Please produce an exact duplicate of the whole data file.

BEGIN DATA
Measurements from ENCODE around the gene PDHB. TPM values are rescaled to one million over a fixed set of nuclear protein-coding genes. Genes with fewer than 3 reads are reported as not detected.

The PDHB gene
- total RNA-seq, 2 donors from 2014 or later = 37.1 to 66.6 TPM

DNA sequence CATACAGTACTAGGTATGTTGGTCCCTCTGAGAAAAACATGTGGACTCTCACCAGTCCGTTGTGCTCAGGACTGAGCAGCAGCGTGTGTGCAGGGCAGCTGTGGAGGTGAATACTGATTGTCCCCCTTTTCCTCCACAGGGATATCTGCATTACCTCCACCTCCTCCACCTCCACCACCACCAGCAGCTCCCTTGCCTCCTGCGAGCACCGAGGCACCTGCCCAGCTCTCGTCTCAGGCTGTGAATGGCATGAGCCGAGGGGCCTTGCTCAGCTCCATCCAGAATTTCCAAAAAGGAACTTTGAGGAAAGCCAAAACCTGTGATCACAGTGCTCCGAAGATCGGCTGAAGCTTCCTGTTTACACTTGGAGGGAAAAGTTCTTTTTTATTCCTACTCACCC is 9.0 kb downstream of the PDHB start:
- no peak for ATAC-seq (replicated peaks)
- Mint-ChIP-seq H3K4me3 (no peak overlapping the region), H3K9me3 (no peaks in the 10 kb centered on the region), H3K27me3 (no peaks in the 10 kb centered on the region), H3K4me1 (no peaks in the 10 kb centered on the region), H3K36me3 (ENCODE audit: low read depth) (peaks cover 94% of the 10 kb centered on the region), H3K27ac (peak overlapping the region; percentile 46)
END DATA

Measurements from ENCODE around the gene PDHB. TPM values are rescaled to one million over a fixed set of nuclear protein-coding genes. Genes with fewer than 3 reads are reported as not detected.

The PDHB gene
- total RNA-seq, 2 donors from 2014 or later = 37.1 to 66.6 TPM

DNA sequence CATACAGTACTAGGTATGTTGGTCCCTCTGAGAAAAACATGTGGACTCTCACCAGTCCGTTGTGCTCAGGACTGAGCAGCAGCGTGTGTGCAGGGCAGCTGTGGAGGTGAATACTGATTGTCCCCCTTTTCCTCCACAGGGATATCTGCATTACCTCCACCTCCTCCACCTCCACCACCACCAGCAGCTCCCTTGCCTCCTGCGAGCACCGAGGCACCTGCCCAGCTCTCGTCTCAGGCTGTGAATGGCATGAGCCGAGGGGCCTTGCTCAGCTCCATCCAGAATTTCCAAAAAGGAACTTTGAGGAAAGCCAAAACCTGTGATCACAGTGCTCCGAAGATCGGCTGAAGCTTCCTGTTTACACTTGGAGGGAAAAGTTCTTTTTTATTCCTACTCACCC is 9.0 kb downstream of the PDHB start:
- no peak for ATAC-seq (replicated peaks)
- Mint-ChIP-seq H3K4me3 (no peak overlapping the region), H3K9me3 (no peaks in the 10 kb centered on the region), H3K27me3 (no peaks in the 10 kb centered on the region), H3K4me1 (no peaks in the 10 kb centered on the region), H3K36me3 (ENCODE audit: low read depth) (peaks cover 94% of the 10 kb centered on the region), H3K27ac (peak overlapping the region; percentile 46)